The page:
Of all the real estate market data that Amy reported last week, the decline in median home prices in Glastonbury really grabbed my attention. To quickly recap, the first quarter of 2009 saw 33% fewer transaction (43 vs 64), and a 19% decrease in median home price ($310,000 vs $382,500). Only 4.7% of the transactions were distressed properties (the lowest of all the towns).
Glastonbury had held up quite well relative to other towns in the 2008 Year End Wrap-Up and subsequent detailed report, so learning that its median price had declined more than any other town in the first quarter of 2009 was very surprising.
Why did the median price fall so much? Is it something quirky with the mix of homes that sold or have prices really fallen that much?
Analyzing median prices is an easy way to generalize home prices, but is not a perfect metric. It relies on the distribution of transactions to remain consistent over time. For example, suppose that in 2009 owners of entry level homes sold at the same rate as they historically have, but owners of more expensive homes were much less likely to sell. This would upset the historical distribution of sales by overweighting the entry level homes and underweighting the more expensive properties. The effect would be a decrease in the median home price of the town’s transactions.
The above chart looks at the transactions on a percentage basis rather than in absolute numbers. This helps compare the two periods since they have very different numbers of transactions. It is interesting to see that most of the differences appear in the under $400k categories. The first quarter of 2009 had 14% fewer sales in the $300k – $399k range, but 8% more in the $200k – $299k range and 12% more under $200k. The upper price ranges are roughly comparable, though 2009 results are slightly less in each price band.
Looking at the distribution of sales prices is a good start, but is not the complete picture. Who’s to say that homes selling in the $300s last year are not comparable to homes selling in the $200s this year? One way to begin addressing that question is to compare the size of homes sold this year versus last year. Larger homes typically sell for more than smaller homes.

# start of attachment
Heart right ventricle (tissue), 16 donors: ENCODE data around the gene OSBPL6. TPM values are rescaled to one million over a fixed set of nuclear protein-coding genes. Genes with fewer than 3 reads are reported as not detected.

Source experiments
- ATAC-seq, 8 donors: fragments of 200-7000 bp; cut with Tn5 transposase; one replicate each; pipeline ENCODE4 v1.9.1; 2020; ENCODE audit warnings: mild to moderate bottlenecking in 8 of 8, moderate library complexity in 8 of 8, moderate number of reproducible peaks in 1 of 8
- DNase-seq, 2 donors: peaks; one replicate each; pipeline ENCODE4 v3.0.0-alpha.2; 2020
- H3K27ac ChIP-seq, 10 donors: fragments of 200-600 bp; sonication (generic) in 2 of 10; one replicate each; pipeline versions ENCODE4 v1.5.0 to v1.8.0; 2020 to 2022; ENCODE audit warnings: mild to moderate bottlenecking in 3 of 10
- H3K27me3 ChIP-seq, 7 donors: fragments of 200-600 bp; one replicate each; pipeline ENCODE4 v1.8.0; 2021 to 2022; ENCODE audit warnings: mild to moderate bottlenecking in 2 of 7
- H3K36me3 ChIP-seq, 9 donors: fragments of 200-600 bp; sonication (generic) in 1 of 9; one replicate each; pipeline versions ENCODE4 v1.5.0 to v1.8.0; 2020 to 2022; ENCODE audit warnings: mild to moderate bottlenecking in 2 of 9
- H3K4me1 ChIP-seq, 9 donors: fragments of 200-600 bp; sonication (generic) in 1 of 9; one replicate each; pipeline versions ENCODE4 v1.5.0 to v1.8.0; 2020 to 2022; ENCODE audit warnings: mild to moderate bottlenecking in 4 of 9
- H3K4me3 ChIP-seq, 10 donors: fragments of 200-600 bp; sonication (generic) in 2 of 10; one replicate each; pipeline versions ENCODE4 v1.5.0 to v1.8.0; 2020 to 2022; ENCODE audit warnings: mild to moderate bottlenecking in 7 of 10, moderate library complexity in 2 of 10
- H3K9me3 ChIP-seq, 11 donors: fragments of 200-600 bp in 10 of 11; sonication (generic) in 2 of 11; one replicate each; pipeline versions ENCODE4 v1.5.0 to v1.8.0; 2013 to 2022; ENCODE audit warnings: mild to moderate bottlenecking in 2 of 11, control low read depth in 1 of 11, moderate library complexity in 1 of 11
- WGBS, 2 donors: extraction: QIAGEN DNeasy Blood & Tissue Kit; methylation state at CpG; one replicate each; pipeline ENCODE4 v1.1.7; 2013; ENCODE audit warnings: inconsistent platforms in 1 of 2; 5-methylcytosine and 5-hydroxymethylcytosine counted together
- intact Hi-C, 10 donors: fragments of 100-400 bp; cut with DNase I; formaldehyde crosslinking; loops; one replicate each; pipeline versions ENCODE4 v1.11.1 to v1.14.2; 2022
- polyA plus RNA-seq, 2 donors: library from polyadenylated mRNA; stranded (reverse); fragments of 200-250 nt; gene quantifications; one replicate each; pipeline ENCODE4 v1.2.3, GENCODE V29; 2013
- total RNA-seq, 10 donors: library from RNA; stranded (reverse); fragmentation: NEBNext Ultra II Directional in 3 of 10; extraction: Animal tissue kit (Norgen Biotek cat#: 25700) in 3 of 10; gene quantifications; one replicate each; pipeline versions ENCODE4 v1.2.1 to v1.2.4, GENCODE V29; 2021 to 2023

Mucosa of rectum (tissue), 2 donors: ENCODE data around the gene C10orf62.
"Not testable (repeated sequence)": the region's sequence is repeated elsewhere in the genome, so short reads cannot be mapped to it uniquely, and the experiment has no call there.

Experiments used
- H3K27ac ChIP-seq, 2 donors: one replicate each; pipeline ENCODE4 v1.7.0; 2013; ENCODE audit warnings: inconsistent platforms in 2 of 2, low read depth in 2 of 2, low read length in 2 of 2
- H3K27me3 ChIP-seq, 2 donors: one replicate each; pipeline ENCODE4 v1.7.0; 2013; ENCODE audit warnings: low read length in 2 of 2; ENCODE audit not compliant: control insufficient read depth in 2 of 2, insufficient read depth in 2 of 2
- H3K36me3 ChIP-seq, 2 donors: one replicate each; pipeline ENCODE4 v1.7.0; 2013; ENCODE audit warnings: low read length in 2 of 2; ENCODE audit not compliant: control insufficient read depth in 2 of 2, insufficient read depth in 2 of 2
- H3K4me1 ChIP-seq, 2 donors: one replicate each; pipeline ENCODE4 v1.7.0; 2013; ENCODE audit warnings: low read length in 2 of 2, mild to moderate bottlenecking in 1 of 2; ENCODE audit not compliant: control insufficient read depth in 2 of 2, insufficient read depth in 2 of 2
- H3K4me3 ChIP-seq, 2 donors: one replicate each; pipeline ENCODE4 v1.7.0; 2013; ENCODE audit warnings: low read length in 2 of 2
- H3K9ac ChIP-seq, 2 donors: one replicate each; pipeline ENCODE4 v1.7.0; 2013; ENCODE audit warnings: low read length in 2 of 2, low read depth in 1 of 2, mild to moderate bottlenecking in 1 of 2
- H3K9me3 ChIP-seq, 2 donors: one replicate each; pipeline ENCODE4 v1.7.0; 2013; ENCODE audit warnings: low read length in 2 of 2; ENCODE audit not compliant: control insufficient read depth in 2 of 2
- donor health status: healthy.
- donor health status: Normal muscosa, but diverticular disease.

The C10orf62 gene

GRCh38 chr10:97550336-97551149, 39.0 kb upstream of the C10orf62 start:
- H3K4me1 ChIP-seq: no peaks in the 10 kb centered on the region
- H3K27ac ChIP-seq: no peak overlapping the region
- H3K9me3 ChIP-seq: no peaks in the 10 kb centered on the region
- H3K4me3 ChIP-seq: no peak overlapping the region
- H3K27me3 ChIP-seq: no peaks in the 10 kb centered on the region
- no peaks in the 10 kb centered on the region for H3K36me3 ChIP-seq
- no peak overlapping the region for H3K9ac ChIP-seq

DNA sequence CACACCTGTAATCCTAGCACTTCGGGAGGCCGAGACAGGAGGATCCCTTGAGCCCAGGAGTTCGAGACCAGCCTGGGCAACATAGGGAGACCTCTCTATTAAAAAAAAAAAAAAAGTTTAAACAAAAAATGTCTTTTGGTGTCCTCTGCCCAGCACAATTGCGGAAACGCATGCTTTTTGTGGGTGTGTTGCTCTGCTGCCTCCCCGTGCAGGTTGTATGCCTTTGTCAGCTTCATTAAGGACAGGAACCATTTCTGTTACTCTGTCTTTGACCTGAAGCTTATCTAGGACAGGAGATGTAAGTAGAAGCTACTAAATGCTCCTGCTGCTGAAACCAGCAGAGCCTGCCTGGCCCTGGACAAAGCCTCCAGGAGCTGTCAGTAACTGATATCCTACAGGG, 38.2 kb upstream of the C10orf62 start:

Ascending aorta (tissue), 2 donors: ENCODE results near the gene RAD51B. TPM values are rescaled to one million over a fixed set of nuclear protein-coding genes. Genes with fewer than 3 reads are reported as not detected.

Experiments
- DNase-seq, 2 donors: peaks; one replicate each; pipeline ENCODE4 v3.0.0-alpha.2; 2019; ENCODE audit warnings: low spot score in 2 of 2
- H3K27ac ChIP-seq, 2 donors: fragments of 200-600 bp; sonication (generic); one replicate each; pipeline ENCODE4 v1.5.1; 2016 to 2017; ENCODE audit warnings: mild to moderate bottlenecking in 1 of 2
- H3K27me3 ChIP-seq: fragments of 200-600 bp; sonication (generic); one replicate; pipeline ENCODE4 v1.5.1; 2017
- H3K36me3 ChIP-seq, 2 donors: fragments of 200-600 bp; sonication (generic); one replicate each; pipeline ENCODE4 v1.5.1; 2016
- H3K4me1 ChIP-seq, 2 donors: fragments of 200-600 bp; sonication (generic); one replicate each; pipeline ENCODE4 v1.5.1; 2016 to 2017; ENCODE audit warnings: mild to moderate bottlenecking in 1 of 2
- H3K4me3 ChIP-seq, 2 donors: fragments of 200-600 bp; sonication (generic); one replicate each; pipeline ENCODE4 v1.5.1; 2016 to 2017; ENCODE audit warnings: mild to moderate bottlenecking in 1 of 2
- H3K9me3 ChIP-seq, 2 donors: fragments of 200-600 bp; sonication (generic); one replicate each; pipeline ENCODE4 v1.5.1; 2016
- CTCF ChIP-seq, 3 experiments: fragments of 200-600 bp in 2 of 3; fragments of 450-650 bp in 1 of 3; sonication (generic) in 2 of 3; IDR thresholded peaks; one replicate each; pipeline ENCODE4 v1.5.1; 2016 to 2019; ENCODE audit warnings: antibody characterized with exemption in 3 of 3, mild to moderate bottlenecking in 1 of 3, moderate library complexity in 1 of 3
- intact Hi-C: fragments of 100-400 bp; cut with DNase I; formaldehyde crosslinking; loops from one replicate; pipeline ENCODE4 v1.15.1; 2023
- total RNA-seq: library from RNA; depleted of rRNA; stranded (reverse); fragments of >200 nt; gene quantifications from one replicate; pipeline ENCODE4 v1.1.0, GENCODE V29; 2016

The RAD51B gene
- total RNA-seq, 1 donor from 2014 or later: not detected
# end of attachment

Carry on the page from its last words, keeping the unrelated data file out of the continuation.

Again, we look at the percentages of homes sold to normalize the two periods. The data breaks up into three groups for me – I see overweights in three of the red 2009 results followed underweights.
1. The 2009 overweight in the 1,000 – 1,499 range is followed by underweights in the next three ranges.
2. The 2009 overweight in the 3,000 – 3,499 range is followed by underweights in the next two ranges.
3. The 2009 overweight in the 4,500 – 4,999 range is followed by underweights in the largest range.
This chart clearly shows that the homes sold in the first quarter of 2009 were smaller than those sold in the first quarter of 2008, which helps to explain why the distribution of prices moved lower and the median price was lower.
Looking at real estate using statistics is an imperfect science. There is data available, but because only a fraction of the homes in a particular town sell each year, we always need to evaluate the results with a critical eye. In this case, the 33% decrease in the number of Glastonbury transactions is definitely real. However, I believe that the 19% decrease in median home price overstates the weakness of the market. The homes that sold in the first quarter of 2009 were noticeably smaller than those that sold in the first quarter of 2008.
Keep your head up, Glastonbury, it’s not that bad.